Essays and peer-reviewed scholarship in Yiddish Studies, an interdisciplinary field that engages all aspects of Yiddish cultural production, especially in its relationship to other cultures and languages.

Click here for a separate listing of open-access, peer-reviewed articles.


Review of Convergence, an Album of Multi-Diasporic Musical Longing by Anthony Russell and Veretski Pass

Antho­ny Rus­sell, in col­lab­o­ra­tion with Verets­ki Pass (Joshua Horowitz on piano, Cook­ie Segel­stein on fid­dle, and Stu­art Brot­man on cel­lo), inter­twines Jew­ish East­ern Europe folk music and African Amer­i­can spir­i­tu­al traditions. 


Charlie, [gesturing to Fascist General Franco on screen] fucking swine isn’t he?

William Pim­lott reviews Gill Tofel­l’s Jews, Cin­e­ma and Pub­lic Life in Inter­war Britain and Alan Dein’s Music is the most beau­ti­ful lan­guage in the World: Yid­dish­er Jazz in London’s East End 1920s-1950s.


Labor, Love, and Life in Immigrant London

In this ground­break­ing study, Lachs draws upon often ignored doc­u­ments of pop­u­lar cul­ture (con­ven­tion­al­ly writ­ten off as shund by her pre­de­ces­sors) in order to paint a vivid pic­ture of work­ing class immi­grant Lon­don at the turn of the 20th century.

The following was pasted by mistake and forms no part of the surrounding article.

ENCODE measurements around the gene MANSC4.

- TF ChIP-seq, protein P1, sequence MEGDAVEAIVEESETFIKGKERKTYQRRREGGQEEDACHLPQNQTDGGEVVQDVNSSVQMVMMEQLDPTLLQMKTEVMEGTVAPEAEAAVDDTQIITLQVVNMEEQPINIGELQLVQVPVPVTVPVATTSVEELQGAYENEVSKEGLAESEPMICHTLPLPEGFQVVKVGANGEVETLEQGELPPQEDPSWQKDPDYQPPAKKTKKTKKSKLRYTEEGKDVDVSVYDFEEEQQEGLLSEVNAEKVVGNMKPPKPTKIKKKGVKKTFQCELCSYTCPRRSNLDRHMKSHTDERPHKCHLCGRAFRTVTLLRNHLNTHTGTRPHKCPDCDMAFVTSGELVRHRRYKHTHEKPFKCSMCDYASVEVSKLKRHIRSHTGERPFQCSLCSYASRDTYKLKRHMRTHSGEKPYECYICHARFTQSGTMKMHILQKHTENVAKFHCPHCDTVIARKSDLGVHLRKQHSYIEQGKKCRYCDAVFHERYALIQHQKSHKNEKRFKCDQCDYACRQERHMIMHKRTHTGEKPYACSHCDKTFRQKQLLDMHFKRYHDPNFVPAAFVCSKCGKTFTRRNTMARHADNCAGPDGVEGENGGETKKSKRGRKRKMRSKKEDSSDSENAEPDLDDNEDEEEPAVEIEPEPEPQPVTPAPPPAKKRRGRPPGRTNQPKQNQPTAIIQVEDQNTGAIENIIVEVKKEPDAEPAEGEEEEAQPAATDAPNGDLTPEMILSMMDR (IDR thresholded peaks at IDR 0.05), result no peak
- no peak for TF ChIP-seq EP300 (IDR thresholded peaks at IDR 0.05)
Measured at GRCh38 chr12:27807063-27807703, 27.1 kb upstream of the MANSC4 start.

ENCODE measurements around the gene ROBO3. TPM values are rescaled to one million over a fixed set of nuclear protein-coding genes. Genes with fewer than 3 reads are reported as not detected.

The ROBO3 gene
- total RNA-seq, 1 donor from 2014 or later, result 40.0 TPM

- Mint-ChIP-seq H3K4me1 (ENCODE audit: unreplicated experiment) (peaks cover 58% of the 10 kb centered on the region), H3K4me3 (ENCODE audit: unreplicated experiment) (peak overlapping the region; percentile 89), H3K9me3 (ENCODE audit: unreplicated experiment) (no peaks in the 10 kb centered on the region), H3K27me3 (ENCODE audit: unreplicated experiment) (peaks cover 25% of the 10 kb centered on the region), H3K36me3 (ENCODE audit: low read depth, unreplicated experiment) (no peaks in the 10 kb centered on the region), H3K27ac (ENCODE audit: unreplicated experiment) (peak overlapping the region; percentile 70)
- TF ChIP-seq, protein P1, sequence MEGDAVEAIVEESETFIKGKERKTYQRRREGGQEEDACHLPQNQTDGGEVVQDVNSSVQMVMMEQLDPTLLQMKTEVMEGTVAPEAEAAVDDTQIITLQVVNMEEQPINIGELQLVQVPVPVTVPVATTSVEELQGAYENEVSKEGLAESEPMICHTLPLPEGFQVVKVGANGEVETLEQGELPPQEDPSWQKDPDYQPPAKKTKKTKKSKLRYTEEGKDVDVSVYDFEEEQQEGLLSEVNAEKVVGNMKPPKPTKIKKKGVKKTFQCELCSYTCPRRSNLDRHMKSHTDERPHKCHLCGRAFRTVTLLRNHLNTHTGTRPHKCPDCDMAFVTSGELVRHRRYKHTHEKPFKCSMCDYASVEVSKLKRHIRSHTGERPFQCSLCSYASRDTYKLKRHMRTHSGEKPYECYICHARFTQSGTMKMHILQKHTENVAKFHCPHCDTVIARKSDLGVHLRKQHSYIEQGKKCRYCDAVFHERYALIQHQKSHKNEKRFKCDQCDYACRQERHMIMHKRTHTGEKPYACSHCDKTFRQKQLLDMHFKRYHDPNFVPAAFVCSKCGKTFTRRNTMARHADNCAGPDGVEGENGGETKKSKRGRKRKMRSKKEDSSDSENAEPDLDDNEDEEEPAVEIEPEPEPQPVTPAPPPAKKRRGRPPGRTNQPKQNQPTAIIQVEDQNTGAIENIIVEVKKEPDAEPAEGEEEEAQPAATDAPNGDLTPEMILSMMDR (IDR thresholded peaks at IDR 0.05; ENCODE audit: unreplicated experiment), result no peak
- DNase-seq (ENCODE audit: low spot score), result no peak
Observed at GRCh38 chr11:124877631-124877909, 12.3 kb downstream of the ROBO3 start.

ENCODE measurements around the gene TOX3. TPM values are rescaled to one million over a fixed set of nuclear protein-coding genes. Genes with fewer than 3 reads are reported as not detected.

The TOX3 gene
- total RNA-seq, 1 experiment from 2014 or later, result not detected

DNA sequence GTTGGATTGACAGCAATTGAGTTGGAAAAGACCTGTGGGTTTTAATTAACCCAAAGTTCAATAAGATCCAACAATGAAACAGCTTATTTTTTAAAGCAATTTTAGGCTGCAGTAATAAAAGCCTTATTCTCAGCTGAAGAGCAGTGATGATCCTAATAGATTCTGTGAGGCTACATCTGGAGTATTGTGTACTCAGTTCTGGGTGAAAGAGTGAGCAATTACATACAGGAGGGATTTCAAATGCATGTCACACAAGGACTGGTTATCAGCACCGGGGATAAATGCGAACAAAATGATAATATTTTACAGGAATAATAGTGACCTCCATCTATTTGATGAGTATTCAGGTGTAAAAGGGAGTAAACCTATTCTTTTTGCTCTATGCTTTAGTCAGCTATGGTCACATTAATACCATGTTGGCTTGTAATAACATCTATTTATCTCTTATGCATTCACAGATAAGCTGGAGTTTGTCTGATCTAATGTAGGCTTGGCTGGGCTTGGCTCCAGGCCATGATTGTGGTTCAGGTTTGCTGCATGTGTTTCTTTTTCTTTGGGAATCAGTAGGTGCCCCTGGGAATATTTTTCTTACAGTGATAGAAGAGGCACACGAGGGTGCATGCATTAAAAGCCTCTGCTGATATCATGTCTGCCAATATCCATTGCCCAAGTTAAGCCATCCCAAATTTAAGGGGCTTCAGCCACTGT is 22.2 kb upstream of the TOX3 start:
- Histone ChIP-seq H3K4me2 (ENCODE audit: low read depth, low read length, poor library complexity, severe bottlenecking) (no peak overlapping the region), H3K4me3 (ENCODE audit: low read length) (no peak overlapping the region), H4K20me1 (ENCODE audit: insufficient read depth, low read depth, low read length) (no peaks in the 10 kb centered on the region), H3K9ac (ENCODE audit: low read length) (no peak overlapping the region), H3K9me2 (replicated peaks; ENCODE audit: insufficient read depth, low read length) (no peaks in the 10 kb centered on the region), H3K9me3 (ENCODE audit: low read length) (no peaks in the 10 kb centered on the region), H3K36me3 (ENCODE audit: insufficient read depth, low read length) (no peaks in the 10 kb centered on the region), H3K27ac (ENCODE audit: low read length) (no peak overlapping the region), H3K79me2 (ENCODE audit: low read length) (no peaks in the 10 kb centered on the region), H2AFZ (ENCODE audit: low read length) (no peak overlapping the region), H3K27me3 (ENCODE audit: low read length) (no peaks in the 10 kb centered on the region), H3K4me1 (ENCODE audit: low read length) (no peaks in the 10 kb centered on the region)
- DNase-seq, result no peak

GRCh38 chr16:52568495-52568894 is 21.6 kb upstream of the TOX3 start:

On Yiddish Nuances: Yiddishkayt as Listening Key in the Music of Osvaldo Golijov

This paper approach­es Osval­do Golijov’s music from the inter­sec­tion of musi­col­o­gy and Yid­dish studies.


Review of New York Klezmer in the Early Twentieth Century by Joel E. Rubin

Despite the shift­ing sta­tus and pop­u­lar­i­ty of this Ashke­nazi instru­men­tal music and its musi­cians, Joel Rubin is, sur­pris­ing­ly, the first researcher to devote seri­ous and sus­tained atten­tion to one of its most impor­tant and pro­duc­tive peri­ods: New York in the 1920s, and in par­tic­u­lar the remark­able — and nowa­days canon­i­cal — record­ings of its two best-known and most influ­en­tial fig­ures, Dave Tar­ras (1895÷71989) and Naf­tule Brandwein (18841963).


Prayer and Crime: Cantor Elias Zaludkovsky’s Concert Performance Season in 1924 Poland

In his con­cert career Zalud­kovsky walked a fine line between per­form­ing the sacred iden­ti­ty of can­tor and falling into the forms of cul­tur­al crime that he him­self had iden­ti­fied as cor­rupt­ing tra­di­tion through exces­sive com­mer­cial­iza­tion and medi­a­ti­za­tion of sacred music.

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